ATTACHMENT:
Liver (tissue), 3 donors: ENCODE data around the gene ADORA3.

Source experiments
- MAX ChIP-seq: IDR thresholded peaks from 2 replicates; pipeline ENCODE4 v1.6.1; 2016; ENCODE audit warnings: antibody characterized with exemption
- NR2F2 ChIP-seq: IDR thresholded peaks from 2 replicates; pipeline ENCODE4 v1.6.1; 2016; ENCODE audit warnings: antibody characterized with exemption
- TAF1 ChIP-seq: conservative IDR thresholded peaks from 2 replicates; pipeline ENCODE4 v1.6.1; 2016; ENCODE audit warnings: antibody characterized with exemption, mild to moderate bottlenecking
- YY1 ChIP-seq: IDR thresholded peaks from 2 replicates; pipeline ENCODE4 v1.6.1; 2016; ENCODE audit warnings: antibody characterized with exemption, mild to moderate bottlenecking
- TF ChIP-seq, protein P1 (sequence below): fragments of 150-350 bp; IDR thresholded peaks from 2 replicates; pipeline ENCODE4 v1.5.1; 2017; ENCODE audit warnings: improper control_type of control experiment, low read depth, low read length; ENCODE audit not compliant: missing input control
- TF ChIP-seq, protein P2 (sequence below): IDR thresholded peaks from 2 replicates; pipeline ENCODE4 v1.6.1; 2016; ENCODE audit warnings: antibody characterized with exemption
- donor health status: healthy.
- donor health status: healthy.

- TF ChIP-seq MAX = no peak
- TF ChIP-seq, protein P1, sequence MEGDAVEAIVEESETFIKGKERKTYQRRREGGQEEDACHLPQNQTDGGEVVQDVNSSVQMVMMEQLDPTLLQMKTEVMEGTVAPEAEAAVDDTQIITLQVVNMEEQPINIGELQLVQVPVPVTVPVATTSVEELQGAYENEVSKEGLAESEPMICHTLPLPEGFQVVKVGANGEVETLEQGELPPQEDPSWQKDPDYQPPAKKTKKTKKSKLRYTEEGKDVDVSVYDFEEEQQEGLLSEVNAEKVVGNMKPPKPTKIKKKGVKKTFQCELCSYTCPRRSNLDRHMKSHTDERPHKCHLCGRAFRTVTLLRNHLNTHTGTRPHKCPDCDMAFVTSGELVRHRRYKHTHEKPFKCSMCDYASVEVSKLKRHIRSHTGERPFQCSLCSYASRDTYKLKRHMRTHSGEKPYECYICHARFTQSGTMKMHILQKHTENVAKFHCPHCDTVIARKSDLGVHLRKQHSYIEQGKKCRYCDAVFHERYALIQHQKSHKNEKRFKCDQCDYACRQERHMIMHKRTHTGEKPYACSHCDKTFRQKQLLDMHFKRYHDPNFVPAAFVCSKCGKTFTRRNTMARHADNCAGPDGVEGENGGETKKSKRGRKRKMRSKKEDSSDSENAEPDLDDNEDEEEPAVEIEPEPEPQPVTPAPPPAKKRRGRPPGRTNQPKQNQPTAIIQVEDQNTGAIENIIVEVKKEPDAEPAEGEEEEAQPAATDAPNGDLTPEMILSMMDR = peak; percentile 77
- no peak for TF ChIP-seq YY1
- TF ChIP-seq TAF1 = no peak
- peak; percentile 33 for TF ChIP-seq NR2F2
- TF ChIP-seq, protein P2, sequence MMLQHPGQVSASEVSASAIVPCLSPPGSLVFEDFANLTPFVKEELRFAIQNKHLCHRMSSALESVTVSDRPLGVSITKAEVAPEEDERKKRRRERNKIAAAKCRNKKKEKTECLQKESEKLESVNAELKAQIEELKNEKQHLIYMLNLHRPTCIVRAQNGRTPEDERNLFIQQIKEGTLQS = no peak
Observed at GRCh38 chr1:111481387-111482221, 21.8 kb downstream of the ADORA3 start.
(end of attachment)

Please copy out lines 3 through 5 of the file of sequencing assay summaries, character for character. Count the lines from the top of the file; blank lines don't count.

- MAX ChIP-seq: IDR thresholded peaks from 2 replicates; pipeline ENCODE4 v1.6.1; 2016; ENCODE audit warnings: antibody characterized with exemption
- NR2F2 ChIP-seq: IDR thresholded peaks from 2 replicates; pipeline ENCODE4 v1.6.1; 2016; ENCODE audit warnings: antibody characterized with exemption
- TAF1 ChIP-seq: conservative IDR thresholded peaks from 2 replicates; pipeline ENCODE4 v1.6.1; 2016; ENCODE audit warnings: antibody characterized with exemption, mild to moderate bottlenecking